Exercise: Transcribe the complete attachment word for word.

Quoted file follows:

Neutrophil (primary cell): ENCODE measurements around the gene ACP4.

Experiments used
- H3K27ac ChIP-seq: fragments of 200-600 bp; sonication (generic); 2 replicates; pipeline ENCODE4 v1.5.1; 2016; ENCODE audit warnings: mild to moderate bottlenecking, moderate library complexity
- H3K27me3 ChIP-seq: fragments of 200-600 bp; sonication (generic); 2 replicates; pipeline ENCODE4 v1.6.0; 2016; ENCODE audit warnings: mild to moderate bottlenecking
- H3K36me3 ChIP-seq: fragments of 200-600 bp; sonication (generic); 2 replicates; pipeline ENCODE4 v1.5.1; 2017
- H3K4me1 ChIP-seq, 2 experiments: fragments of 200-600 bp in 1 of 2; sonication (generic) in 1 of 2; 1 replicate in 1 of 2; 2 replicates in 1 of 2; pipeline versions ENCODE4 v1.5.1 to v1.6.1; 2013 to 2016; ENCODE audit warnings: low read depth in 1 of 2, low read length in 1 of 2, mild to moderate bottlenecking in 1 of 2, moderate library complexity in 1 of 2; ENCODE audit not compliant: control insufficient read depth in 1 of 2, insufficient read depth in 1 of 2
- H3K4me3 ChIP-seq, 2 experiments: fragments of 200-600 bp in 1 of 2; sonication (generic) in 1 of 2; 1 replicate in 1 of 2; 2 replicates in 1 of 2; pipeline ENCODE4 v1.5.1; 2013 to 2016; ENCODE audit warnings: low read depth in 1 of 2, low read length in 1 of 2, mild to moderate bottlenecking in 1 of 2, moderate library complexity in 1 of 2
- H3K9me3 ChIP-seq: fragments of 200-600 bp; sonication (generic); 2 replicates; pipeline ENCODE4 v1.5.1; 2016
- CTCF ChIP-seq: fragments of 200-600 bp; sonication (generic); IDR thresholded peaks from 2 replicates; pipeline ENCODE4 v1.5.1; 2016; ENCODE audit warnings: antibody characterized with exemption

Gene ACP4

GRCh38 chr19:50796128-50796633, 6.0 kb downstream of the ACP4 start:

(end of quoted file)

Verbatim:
Neutrophil (primary cell): ENCODE measurements around the gene ACP4.

Experiments used
- H3K27ac ChIP-seq: fragments of 200-600 bp; sonication (generic); 2 replicates; pipeline ENCODE4 v1.5.1; 2016; ENCODE audit warnings: mild to moderate bottlenecking, moderate library complexity
- H3K27me3 ChIP-seq: fragments of 200-600 bp; sonication (generic); 2 replicates; pipeline ENCODE4 v1.6.0; 2016; ENCODE audit warnings: mild to moderate bottlenecking
- H3K36me3 ChIP-seq: fragments of 200-600 bp; sonication (generic); 2 replicates; pipeline ENCODE4 v1.5.1; 2017
- H3K4me1 ChIP-seq, 2 experiments: fragments of 200-600 bp in 1 of 2; sonication (generic) in 1 of 2; 1 replicate in 1 of 2; 2 replicates in 1 of 2; pipeline versions ENCODE4 v1.5.1 to v1.6.1; 2013 to 2016; ENCODE audit warnings: low read depth in 1 of 2, low read length in 1 of 2, mild to moderate bottlenecking in 1 of 2, moderate library complexity in 1 of 2; ENCODE audit not compliant: control insufficient read depth in 1 of 2, insufficient read depth in 1 of 2
- H3K4me3 ChIP-seq, 2 experiments: fragments of 200-600 bp in 1 of 2; sonication (generic) in 1 of 2; 1 replicate in 1 of 2; 2 replicates in 1 of 2; pipeline ENCODE4 v1.5.1; 2013 to 2016; ENCODE audit warnings: low read depth in 1 of 2, low read length in 1 of 2, mild to moderate bottlenecking in 1 of 2, moderate library complexity in 1 of 2
- H3K9me3 ChIP-seq: fragments of 200-600 bp; sonication (generic); 2 replicates; pipeline ENCODE4 v1.5.1; 2016
- CTCF ChIP-seq: fragments of 200-600 bp; sonication (generic); IDR thresholded peaks from 2 replicates; pipeline ENCODE4 v1.5.1; 2016; ENCODE audit warnings: antibody characterized with exemption

Gene ACP4

GRCh38 chr19:50796128-50796633, 6.0 kb downstream of the ACP4 start: